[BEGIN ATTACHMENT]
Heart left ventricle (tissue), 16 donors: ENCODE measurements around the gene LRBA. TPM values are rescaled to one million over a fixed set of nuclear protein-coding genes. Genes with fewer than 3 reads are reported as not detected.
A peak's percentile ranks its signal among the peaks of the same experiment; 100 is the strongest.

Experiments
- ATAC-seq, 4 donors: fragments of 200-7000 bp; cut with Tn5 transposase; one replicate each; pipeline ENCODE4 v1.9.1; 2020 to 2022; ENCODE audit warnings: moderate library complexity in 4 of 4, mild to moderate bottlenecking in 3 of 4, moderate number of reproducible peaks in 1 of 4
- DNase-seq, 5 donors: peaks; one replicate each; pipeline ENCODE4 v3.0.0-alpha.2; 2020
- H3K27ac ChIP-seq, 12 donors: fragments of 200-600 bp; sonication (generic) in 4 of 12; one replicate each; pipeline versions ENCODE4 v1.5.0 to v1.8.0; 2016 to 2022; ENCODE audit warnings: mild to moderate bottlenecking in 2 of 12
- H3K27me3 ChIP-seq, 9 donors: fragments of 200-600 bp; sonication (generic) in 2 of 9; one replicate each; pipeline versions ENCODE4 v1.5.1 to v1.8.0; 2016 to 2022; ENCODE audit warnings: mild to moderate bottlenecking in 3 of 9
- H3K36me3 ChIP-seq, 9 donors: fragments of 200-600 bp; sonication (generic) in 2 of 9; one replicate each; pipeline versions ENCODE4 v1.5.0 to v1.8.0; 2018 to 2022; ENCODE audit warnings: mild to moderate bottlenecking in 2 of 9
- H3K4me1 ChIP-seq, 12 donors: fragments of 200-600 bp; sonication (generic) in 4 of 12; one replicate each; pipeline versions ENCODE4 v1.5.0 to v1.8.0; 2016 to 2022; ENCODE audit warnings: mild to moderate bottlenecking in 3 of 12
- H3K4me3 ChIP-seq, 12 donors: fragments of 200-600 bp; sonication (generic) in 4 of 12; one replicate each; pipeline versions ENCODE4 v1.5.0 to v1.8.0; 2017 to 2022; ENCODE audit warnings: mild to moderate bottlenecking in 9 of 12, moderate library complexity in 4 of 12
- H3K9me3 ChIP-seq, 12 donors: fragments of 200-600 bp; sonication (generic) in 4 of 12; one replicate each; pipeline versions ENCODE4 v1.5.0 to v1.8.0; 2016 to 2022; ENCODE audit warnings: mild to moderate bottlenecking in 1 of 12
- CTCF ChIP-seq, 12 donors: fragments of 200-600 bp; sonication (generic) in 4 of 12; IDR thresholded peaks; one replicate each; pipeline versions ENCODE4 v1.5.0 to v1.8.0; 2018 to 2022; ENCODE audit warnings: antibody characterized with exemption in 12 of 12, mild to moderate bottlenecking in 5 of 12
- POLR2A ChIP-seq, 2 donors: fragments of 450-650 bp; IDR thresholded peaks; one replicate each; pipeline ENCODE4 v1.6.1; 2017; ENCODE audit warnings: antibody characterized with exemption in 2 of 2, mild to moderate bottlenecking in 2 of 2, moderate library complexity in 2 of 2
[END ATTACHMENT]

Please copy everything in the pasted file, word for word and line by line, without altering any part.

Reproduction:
Heart left ventricle (tissue), 16 donors: ENCODE measurements around the gene LRBA. TPM values are rescaled to one million over a fixed set of nuclear protein-coding genes. Genes with fewer than 3 reads are reported as not detected.
A peak's percentile ranks its signal among the peaks of the same experiment; 100 is the strongest.

Experiments
- ATAC-seq, 4 donors: fragments of 200-7000 bp; cut with Tn5 transposase; one replicate each; pipeline ENCODE4 v1.9.1; 2020 to 2022; ENCODE audit warnings: moderate library complexity in 4 of 4, mild to moderate bottlenecking in 3 of 4, moderate number of reproducible peaks in 1 of 4
- DNase-seq, 5 donors: peaks; one replicate each; pipeline ENCODE4 v3.0.0-alpha.2; 2020
- H3K27ac ChIP-seq, 12 donors: fragments of 200-600 bp; sonication (generic) in 4 of 12; one replicate each; pipeline versions ENCODE4 v1.5.0 to v1.8.0; 2016 to 2022; ENCODE audit warnings: mild to moderate bottlenecking in 2 of 12
- H3K27me3 ChIP-seq, 9 donors: fragments of 200-600 bp; sonication (generic) in 2 of 9; one replicate each; pipeline versions ENCODE4 v1.5.1 to v1.8.0; 2016 to 2022; ENCODE audit warnings: mild to moderate bottlenecking in 3 of 9
- H3K36me3 ChIP-seq, 9 donors: fragments of 200-600 bp; sonication (generic) in 2 of 9; one replicate each; pipeline versions ENCODE4 v1.5.0 to v1.8.0; 2018 to 2022; ENCODE audit warnings: mild to moderate bottlenecking in 2 of 9
- H3K4me1 ChIP-seq, 12 donors: fragments of 200-600 bp; sonication (generic) in 4 of 12; one replicate each; pipeline versions ENCODE4 v1.5.0 to v1.8.0; 2016 to 2022; ENCODE audit warnings: mild to moderate bottlenecking in 3 of 12
- H3K4me3 ChIP-seq, 12 donors: fragments of 200-600 bp; sonication (generic) in 4 of 12; one replicate each; pipeline versions ENCODE4 v1.5.0 to v1.8.0; 2017 to 2022; ENCODE audit warnings: mild to moderate bottlenecking in 9 of 12, moderate library complexity in 4 of 12
- H3K9me3 ChIP-seq, 12 donors: fragments of 200-600 bp; sonication (generic) in 4 of 12; one replicate each; pipeline versions ENCODE4 v1.5.0 to v1.8.0; 2016 to 2022; ENCODE audit warnings: mild to moderate bottlenecking in 1 of 12
- CTCF ChIP-seq, 12 donors: fragments of 200-600 bp; sonication (generic) in 4 of 12; IDR thresholded peaks; one replicate each; pipeline versions ENCODE4 v1.5.0 to v1.8.0; 2018 to 2022; ENCODE audit warnings: antibody characterized with exemption in 12 of 12, mild to moderate bottlenecking in 5 of 12
- POLR2A ChIP-seq, 2 donors: fragments of 450-650 bp; IDR thresholded peaks; one replicate each; pipeline ENCODE4 v1.6.1; 2017; ENCODE audit warnings: antibody characterized with exemption in 2 of 2, mild to moderate bottlenecking in 2 of 2, moderate library complexity in 2 of 2